In an early test of the tenuous detente between Mayor Bill de Blasio and New York City’s charter sector, charter advocates are challenging the city to find space for 27 new or expanding schools.

De Blasio’s difficult relationship with the city’s charter sector looked like it might turn a corner last month. As part of a deal to extend mayoral control for two years, the mayor agreed to a series of concessions to charter schools, including some that seemed to ease the path for the schools to secure rent or space in city buildings.

For charter operators frustrated by de Blasio’s resistance to sharing space — a marked change from how his predecessor, Michael Bloomberg, approached the schools – the deal raised hope for a new relationship.

Now, some of the mayor’s most ardent critics are asking him to deliver on that hope. On a call Monday morning, charter advocates asked for the schools to get free public space for the 2018-19 school year by September, saying they had completed a new analysis showing that there’s enough available room.

“We were very happy that the mayor is interested in cooperation and collaboration,” said Success Academy CEO Eva Moskowitz, whose network is looking for middle school space for more than 2,000 students. “But we’re on a tight timeline here.”

City Hall quickly responded by saying that the latest analysis, conducted by the pro-charter advocacy group Families for Excellent Schools, does not reflect the full picture of space in city buildings.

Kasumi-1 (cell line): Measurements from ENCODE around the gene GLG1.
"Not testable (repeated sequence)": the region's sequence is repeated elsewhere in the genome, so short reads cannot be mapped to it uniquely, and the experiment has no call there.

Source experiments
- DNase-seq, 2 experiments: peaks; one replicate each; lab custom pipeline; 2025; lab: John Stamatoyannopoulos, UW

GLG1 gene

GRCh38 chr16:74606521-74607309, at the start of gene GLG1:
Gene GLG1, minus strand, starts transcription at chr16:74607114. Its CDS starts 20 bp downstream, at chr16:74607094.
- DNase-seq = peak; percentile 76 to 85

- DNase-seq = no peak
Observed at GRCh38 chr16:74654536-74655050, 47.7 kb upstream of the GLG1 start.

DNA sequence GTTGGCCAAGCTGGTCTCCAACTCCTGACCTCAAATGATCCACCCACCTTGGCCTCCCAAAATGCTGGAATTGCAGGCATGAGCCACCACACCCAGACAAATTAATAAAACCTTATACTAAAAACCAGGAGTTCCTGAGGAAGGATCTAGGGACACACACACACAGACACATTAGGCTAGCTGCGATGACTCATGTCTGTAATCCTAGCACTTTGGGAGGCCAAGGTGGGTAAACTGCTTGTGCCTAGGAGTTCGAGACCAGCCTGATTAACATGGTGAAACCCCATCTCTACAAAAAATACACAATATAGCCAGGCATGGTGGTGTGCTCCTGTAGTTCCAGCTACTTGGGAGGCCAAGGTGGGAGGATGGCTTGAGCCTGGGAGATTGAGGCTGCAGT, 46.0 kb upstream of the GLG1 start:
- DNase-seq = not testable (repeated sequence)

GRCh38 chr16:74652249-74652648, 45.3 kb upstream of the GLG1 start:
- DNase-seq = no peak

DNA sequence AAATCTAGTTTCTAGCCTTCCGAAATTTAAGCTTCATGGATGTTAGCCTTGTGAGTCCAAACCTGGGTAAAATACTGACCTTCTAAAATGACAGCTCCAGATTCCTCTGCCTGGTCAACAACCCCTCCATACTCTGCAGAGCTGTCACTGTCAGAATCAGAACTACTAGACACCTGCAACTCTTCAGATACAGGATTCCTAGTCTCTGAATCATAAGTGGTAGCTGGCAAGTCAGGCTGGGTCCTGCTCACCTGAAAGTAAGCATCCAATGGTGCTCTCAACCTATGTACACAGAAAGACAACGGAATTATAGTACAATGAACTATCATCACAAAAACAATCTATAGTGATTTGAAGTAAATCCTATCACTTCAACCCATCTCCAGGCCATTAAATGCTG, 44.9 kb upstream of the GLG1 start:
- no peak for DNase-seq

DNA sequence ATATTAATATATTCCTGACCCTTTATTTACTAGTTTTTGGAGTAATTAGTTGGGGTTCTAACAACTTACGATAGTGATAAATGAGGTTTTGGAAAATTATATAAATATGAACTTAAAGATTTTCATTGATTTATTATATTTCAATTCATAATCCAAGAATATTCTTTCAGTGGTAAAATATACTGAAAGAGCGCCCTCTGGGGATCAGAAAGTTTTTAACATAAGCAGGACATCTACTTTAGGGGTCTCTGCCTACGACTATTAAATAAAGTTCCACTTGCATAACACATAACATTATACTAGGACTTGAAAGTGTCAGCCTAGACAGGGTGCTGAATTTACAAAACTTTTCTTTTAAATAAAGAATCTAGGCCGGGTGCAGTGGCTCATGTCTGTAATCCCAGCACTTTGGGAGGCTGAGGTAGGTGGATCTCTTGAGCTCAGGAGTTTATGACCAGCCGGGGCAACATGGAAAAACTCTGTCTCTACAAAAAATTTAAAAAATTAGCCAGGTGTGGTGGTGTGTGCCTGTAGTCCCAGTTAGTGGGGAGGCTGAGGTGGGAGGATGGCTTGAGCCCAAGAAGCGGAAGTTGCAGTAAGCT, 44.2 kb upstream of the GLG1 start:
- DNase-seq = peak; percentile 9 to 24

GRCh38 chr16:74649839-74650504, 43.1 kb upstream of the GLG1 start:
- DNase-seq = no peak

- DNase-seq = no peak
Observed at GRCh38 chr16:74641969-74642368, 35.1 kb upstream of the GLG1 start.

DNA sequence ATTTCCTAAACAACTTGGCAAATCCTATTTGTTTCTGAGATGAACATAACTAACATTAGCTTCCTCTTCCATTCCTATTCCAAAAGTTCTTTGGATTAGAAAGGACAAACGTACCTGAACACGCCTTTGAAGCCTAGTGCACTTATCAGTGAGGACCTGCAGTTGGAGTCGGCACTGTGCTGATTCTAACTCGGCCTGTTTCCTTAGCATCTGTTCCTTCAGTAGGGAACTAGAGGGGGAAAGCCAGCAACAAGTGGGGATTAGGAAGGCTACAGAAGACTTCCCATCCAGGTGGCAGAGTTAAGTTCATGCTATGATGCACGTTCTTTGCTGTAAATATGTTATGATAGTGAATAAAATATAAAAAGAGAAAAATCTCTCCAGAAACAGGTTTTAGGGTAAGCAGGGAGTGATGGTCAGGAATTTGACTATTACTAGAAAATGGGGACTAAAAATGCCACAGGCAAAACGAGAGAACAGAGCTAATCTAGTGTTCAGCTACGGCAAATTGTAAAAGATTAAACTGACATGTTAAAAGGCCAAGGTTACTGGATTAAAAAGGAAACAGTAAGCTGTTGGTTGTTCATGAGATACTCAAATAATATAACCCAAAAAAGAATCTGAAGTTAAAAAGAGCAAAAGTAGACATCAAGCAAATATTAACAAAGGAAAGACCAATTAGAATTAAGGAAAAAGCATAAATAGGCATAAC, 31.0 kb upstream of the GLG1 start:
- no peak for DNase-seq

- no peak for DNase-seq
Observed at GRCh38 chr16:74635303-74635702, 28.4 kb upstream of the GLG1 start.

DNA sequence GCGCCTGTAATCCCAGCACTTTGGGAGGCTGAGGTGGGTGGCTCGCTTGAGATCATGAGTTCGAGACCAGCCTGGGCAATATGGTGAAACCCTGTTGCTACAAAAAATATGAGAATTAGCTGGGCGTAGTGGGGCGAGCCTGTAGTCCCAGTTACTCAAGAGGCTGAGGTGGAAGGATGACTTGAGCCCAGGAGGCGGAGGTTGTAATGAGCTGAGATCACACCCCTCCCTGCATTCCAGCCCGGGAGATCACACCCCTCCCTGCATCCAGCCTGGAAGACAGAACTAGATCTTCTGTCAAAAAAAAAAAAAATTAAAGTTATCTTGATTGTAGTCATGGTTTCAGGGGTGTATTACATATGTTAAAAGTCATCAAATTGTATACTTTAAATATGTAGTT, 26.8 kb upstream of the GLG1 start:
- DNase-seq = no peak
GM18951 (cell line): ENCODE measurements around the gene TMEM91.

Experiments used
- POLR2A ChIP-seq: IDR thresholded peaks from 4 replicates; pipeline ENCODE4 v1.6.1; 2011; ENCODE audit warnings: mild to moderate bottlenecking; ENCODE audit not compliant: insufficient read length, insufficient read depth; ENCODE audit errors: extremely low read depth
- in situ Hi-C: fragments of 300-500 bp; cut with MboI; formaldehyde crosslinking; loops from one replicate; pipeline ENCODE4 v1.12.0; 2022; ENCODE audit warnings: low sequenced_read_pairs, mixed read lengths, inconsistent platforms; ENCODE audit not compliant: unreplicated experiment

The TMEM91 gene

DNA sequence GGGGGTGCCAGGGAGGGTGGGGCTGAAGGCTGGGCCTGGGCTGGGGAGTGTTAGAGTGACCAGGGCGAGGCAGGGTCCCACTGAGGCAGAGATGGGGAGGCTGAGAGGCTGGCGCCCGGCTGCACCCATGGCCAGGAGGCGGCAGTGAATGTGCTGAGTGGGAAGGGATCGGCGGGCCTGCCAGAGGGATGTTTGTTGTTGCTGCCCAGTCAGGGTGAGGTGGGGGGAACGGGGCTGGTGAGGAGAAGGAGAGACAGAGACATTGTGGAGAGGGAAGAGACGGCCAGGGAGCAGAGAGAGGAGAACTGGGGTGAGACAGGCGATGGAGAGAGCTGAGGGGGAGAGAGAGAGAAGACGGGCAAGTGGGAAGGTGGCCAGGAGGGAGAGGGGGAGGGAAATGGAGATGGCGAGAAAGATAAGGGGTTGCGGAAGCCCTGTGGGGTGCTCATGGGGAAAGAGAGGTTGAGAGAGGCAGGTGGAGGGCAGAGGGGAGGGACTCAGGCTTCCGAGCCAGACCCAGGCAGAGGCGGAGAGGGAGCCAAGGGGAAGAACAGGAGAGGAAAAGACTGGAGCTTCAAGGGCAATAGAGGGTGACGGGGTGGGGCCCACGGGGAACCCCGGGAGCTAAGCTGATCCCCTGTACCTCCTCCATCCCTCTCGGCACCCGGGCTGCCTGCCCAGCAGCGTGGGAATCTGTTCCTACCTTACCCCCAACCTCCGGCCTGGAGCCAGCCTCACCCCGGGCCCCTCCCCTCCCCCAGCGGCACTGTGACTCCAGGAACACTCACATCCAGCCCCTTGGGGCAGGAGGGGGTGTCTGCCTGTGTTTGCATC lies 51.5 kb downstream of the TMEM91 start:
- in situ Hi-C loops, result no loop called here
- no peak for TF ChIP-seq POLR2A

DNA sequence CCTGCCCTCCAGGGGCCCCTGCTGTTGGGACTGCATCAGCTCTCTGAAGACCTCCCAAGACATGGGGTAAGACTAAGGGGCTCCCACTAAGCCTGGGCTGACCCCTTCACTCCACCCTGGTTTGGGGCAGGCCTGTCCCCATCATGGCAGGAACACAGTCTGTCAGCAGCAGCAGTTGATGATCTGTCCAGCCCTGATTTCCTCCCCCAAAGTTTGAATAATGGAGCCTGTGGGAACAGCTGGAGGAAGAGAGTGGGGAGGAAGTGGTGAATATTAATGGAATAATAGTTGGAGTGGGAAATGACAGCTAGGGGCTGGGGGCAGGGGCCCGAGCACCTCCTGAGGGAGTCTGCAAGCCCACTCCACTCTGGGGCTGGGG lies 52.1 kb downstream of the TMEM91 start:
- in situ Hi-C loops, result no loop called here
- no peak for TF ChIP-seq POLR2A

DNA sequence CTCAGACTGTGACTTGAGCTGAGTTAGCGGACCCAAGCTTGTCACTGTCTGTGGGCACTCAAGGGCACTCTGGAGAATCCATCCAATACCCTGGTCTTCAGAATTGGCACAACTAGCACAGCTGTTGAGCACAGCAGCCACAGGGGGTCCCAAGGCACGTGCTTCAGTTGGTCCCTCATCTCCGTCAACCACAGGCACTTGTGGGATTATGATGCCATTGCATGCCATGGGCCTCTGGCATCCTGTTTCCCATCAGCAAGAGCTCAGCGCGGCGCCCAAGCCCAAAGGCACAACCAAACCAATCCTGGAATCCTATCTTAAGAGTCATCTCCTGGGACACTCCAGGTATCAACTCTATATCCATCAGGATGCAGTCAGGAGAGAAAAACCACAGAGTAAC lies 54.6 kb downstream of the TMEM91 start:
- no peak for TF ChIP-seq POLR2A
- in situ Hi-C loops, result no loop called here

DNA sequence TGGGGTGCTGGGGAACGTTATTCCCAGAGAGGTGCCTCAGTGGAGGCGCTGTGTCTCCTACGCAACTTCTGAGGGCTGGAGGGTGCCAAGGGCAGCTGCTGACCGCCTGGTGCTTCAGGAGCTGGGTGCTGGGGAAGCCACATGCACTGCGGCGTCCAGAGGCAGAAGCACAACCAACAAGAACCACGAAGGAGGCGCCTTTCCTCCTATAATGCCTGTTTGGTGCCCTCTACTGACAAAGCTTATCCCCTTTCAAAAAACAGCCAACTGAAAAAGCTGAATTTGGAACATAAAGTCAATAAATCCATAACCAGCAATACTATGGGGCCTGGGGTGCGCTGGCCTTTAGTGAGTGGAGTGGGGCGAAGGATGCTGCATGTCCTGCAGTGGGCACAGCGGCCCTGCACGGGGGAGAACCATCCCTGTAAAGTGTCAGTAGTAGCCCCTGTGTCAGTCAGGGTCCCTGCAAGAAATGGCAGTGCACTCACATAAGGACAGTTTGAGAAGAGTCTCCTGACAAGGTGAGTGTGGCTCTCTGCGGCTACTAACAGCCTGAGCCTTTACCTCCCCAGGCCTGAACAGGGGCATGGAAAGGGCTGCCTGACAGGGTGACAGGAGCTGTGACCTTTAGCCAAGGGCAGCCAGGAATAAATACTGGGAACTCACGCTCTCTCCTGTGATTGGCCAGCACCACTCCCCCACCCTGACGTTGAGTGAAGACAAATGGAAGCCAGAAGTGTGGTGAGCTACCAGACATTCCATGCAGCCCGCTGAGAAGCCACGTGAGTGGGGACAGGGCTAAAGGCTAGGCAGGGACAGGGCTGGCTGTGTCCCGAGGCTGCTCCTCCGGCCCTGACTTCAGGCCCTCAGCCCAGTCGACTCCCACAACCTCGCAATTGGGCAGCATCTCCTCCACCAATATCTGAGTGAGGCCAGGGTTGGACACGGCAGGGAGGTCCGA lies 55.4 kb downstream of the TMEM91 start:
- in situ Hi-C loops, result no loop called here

“We’ve been in close communication with each charter organization and this misleading report is just another attempt to politicize the education of New York City children,” said education department spokesman Michael Aciman.

The volley repeats a pattern that has played out repeatedly as charter advocates and city officials have battled over space since de Blasio was elected in 2013.

In the latest analysis, Families for Excellent Schools argued that of the 27 space requests, 25 are in districts with “chronically underutilized school buildings,” which it defines as schools that have had more than 300 empty seats since 2012. (The group could not say how many of those schools are seeking 300 seats or fewer.)

But the city said the group had gotten some space estimates wrong and did not include information about planned uses, including grade expansions and new schools, for others. Aciman said city officials would follow state laws governing how charter schools get and pay for space and “assess space requests in a timely manner.”

Aciman said, “We will continue to follow State Law and work with charter schools to assess space requests in a timely manner and ensure the equitable use of school buildings for all students.